Beneath them seedling pines were taking hold along with balsam firs about the size of Christmas trees. Snowmelt fell in drops and lumpy dollops. Snow on the ground began to melt, revealing a cushion of pine needles. A raven cleared its throat. A bluejay called. A crow seemed to complain about the lack of deer entrails to scavenge.

Passing it on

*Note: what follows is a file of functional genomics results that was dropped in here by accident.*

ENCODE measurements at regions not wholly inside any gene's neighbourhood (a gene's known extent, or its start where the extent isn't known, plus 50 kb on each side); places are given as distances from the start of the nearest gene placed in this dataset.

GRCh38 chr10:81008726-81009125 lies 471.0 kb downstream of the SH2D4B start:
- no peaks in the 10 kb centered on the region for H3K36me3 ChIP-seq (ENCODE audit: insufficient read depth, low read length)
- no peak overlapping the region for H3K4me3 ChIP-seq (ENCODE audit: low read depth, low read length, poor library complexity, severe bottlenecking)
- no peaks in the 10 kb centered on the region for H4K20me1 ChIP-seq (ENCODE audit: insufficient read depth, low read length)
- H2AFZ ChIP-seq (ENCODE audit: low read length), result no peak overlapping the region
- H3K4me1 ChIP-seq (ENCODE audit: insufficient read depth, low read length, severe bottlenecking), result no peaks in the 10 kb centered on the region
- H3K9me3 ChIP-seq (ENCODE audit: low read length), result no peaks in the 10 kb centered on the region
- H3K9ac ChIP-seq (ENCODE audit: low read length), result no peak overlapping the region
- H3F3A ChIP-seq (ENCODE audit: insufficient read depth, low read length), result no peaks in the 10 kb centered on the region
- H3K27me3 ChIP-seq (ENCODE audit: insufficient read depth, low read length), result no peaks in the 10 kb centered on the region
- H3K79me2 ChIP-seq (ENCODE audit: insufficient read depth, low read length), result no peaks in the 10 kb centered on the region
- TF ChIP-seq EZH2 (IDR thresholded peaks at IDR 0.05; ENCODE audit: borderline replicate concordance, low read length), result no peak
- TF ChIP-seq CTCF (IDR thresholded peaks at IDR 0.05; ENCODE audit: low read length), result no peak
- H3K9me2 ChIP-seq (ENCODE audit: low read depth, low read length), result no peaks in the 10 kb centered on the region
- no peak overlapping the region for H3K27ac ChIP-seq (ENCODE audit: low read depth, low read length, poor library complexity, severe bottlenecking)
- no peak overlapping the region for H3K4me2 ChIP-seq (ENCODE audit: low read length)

As McCarty had been welcomed into the Latimer hunting camp years ago, he has passed along the outdoor experience. He mentored James Olin of Grand Rapids from age 10 through high school, and Olin remains close to Randy and Kathy McCarty. He had been with them for venison stew on Friday night, but his studies at the University of Minnesota Duluth didn’t allow him time for the hunt on Saturday. But Friday night, he had talked about what McCarty’s mentoring had meant to him. “If I had to describe his influence on me in two words, I’d say, ‘Drastically life-changing,’ ” Olin had said. “I would say without Randy in my life, I’d be down a drastically different path — not in college, likely substance abuse. He’s been the single most positive influence in my teen years.” When the time is right, Olin likely will return to hunt deer again. But his priorities are on school at the moment, and McCarty has no problem with that. Mid-morning check-in At mid-morning, Latimer appeared among the sturdy trunks of the Norway pines. He was carrying his shotgun, moving slowly through the woods toward McCarty’s blind. When he drew close, he knelt outside an opening in the blind. He had seen a couple sets of tracks, he said, but that was it. No deer. Not even a white flag waving in the brush. By midday, we had heard perhaps 15 or 20 shots, far fewer than in typical years and far short of the volleys heard during the best years. Maybe the DNR’s forecasts were right. Perhaps there aren’t many deer around. But this was just the morning of opening day. McCarty will be back to sit and watch again. He was undaunted about not seeing a deer on opening morning. “I look so forward to these three weekends,” he said, scanning the forest. “If I shot a deer this morning, it would almost be disappointing.”